CLEVELAND — When it comes to forms of protesting, some join a cause and let their voices be heard in the streets, while others sign a petition or volunteer. For Kevin Harp, who's known in the community as “Mister Soul,” he creates. So much so that it's likely you've seen his work.
“Being an artist, this is my vehicle to protest, if you will. It is my vehicle to communicate to those who may not have the words to protest or may not have the visual to put to that. Art is my vehicle to be able to do that,” he said while painting his latest mural in Cleveland’s Union-Miles neighborhood on a seasonably hot summer evening.
His latest mural has been a year in the making, long before the death of George Floyd sparked nationwide demonstrations protesting racial injustice and police violence. The message of the mural titled “Revolutionary Prayers” doesn’t speak to a particular movement, nor was it meant to, but rather its intent is to promote unity and hope for the Union-Miles community.
Referencing an Andre 3000 quote he lives by, "Prayer is the tightest game that you can have," Mister Soul said the community needs peace and hope and that this mural is a way to honor the lives of those lost on East 93rd Street.
"In essence this [quote] means that whatever you're going through, whatever is going on, prayer is always the centermost tool of expression, to a higher power, to you know, to conjure up energy and to be able to accomplish whatever it is that you are trying to accomplish," he said while giving his paint-stained hands a break.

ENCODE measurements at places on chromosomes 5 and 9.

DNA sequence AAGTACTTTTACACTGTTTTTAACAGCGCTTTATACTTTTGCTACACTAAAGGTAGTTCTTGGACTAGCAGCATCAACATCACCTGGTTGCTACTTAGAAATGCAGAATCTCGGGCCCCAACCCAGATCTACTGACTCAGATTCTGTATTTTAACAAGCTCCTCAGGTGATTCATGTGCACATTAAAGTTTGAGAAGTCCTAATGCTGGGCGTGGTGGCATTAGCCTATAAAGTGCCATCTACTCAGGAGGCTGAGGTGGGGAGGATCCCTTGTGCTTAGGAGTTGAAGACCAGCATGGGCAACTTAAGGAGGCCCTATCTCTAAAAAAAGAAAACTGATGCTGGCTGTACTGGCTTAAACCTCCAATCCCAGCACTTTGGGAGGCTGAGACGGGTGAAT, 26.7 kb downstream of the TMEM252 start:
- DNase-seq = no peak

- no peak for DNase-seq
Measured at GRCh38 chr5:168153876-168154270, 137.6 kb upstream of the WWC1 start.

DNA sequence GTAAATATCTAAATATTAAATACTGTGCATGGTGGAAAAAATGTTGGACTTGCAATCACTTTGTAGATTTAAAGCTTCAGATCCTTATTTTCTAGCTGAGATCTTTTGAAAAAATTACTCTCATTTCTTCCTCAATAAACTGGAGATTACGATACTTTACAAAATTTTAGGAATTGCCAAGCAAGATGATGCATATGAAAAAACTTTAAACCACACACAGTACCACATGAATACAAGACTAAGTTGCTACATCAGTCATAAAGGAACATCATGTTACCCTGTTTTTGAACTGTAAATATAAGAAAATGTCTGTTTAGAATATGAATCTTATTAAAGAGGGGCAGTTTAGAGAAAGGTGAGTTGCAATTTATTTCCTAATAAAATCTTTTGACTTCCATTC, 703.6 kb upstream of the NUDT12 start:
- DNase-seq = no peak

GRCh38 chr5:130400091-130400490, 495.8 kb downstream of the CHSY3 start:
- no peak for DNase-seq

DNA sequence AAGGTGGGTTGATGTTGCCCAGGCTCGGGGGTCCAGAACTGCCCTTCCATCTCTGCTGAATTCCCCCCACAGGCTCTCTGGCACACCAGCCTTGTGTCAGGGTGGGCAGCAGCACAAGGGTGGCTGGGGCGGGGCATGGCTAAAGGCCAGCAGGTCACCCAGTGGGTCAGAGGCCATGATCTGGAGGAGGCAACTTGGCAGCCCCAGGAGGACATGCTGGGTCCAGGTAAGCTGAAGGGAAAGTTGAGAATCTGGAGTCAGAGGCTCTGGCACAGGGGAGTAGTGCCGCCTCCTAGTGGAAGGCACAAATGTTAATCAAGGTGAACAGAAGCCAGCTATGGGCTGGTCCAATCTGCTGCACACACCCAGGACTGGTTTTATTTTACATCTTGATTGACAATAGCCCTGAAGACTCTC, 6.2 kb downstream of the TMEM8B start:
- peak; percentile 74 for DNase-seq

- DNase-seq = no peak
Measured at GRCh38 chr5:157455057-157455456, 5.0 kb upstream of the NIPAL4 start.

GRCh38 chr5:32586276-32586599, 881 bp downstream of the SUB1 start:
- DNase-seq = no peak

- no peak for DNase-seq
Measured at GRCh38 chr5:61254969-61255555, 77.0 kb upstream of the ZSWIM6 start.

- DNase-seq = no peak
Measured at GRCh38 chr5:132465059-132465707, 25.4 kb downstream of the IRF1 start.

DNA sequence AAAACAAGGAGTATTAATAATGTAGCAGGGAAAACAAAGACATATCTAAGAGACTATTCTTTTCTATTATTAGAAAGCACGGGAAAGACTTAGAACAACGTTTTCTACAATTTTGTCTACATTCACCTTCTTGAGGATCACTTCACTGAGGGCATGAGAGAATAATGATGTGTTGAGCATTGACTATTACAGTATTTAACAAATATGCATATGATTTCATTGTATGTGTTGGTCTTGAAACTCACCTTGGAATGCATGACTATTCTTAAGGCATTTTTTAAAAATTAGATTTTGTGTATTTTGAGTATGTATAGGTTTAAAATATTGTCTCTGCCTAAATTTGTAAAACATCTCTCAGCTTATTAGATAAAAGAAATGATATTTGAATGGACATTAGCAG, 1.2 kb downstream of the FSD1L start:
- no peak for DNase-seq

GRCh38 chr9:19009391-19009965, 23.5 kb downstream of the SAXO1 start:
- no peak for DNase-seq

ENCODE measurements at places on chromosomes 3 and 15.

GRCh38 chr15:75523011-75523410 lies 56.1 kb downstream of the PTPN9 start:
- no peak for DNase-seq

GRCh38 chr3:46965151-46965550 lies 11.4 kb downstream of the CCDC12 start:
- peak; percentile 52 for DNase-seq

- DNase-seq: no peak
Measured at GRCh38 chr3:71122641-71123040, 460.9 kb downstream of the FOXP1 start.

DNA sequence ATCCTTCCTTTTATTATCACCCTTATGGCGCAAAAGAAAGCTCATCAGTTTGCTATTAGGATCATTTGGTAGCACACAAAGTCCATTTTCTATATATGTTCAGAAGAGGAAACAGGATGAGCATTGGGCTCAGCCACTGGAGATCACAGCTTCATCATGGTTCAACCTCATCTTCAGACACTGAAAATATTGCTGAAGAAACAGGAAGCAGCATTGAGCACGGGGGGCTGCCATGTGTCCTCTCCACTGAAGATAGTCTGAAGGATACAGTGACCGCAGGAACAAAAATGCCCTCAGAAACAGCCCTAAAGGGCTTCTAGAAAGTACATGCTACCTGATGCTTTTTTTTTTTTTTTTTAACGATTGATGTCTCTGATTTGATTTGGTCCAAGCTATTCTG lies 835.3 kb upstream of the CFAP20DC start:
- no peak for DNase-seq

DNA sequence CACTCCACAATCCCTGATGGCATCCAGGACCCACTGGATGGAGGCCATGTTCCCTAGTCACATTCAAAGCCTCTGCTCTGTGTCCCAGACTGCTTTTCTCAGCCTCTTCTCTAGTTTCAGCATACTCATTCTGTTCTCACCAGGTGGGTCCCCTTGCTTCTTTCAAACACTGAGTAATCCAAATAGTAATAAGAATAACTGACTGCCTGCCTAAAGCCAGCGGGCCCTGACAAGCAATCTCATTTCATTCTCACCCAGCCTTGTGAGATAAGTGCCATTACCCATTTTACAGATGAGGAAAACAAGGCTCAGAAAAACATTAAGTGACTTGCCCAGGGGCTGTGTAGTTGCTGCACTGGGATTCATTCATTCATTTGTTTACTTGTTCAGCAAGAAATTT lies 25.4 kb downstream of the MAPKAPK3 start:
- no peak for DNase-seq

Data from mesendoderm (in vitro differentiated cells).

The mural, which colorfully graces the bricks of the Cheers Bar and Restaurant on East 93rd Street, instantly grabs one's attention.
Mister Soul said in the several days it took him to complete the mural, people rode up on their bikes offering encouragement, beeped their car horns and took out their phones to capture the beauty in their own backyard.
He said this mural was created for a community that has suffered from blight, poverty, lack of investment and the lives lost by senseless violence, like 14-year-old Alianna DeFreeze, who was on her way to school when she lured away from a bus stop by a convicted sex offender and later found dead inside an abandoned home.
The creation of a mural like this one isn’t as simple as a stroke of a paintbrush. It can be a long process that relies on obtaining resources and funding to make it happen, which is why when Executive Director of the Union Miles Development Corporation Roshawn Sample received the funding, it was another step towards adding value to the community through public art.
“We want our residents to have pride and be proud of where they live work and play. Murals bring vibrancy to neighborhoods and attract young people. We are also thankful for business owners like Cheers for allowing us to place the mural on their property, that’s what partnership is all about,” she said.
Harp earned a name for himself in Atlanta working with an impressive client list including Beats By Dre, Sleepy Brown, Serena Williams and others, but anytime Mister Soul can make art in his community and neighborhood, it’s personal and that much more meaningful.
“Being from the community, I know what we're going through. I know what we like to see in the imagery or artwork that represents the plight and struggles of the community. So, I just put that into artwork, and having a canvas like this gives me an opportunity to be able to connect with the community," he said.